In this blog post, I’ll go over how to utilize JA3 with JA3S as a method to fingerprint the TLS negotiation between client and server. This combined fingerprinting can assist in producing higher fidelity identification of the encrypted communication between a specific client and its server. For example —
Standard Tor Client: JA3 = e7d705a3286e19ea42f587b344ee6865 ( Tor Client ) JA3S = a95ca7eab4d47d051a5cd4fb7b6005dc( Tor Server Response )
The Tor servers always respond to the Tor client in exactly the same way, providing higher confidence that the traffic is indeed Tor. Further examples —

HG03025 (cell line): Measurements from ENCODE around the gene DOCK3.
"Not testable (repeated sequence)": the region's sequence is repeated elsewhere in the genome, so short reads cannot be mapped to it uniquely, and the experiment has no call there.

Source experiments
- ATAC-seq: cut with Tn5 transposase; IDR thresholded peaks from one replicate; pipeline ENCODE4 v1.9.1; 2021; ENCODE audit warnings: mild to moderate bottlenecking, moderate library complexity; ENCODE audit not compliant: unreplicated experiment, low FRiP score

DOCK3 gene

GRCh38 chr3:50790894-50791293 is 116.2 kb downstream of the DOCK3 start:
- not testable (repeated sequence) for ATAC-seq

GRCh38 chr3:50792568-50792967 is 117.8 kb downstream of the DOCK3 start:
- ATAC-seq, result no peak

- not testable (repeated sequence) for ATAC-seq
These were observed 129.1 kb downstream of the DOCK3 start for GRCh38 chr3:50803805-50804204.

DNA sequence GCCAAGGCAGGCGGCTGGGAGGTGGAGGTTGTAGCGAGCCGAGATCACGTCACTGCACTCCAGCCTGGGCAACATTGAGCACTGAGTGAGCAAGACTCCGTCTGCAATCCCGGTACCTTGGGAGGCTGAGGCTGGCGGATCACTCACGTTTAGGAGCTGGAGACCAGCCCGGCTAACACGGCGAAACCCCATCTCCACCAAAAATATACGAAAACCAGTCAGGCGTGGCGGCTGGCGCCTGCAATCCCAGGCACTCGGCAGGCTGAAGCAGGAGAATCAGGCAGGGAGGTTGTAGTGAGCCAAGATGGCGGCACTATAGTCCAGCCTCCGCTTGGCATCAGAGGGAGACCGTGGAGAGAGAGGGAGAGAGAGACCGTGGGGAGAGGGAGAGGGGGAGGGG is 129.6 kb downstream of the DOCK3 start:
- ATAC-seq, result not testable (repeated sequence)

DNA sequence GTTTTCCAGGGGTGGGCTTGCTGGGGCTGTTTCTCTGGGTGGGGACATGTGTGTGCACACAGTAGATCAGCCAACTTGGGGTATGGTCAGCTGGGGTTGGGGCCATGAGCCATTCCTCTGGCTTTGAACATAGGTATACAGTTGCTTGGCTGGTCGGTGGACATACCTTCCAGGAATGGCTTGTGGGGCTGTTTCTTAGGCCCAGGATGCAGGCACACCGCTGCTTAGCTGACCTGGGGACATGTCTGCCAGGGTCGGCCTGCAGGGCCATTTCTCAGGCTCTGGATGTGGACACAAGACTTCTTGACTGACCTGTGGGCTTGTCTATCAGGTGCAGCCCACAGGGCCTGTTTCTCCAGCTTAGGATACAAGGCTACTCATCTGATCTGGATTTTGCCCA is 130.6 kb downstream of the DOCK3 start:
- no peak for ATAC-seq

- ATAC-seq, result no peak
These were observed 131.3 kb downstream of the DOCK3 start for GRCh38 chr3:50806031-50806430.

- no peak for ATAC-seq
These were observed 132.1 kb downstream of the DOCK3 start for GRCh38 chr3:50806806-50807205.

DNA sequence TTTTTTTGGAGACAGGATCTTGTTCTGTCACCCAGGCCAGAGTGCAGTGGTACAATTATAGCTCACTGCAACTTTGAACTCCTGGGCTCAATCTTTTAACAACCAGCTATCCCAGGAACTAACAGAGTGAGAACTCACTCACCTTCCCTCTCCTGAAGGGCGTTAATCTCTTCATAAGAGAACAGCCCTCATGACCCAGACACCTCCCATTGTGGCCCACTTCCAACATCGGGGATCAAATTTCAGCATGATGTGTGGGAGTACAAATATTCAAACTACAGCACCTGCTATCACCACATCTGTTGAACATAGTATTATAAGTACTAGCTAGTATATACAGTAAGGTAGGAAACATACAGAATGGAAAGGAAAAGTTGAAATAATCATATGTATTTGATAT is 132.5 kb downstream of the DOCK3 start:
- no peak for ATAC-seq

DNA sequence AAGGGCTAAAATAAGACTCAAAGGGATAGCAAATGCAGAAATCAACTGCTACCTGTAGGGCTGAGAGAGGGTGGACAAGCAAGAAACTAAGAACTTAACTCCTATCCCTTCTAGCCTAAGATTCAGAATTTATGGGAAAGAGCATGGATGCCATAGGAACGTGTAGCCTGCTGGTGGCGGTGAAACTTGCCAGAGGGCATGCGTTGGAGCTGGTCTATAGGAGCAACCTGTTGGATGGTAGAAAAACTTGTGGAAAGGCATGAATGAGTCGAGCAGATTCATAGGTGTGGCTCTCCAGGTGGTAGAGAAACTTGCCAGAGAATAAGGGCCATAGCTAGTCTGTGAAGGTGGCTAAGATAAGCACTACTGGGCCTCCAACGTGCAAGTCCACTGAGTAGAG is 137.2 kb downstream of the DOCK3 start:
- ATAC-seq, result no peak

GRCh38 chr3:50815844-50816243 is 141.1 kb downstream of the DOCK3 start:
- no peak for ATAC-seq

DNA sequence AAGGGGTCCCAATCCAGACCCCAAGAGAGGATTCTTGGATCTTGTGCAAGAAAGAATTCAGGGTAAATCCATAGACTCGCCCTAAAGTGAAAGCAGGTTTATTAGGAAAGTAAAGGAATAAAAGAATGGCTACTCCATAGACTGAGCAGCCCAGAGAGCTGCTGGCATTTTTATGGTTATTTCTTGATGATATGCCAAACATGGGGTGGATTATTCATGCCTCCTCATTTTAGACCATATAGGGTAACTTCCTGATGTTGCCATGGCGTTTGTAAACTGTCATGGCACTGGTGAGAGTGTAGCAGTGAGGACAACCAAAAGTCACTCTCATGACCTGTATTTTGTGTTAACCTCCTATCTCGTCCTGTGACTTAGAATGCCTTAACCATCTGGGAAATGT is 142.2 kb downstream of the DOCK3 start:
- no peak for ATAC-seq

Trickbot malware: JA3 = 6734f37431670b3ab4292b8f60f29984 ( Trickbot ) JA3S = 623de93db17d313345d7ea481e7443cf( C2 Server Response )
Emotet malware: JA3 = 4d7a28d6f2263ed61de88ca66eb011e3 ( Emotet ) JA3S = 80b3a14bccc8598a1f3bbe83e71f735f ( C2 Server Response )
In these malware examples, the command and control server always responds to the malware client in exactly the same way; it does not deviate. So even though the traffic is encrypted and one may not know the command and control server’s IPs or domains as they are constantly changing, we can still identify, with reasonable confidence, the malicious communication by fingerprinting the TLS negotiation between client and server.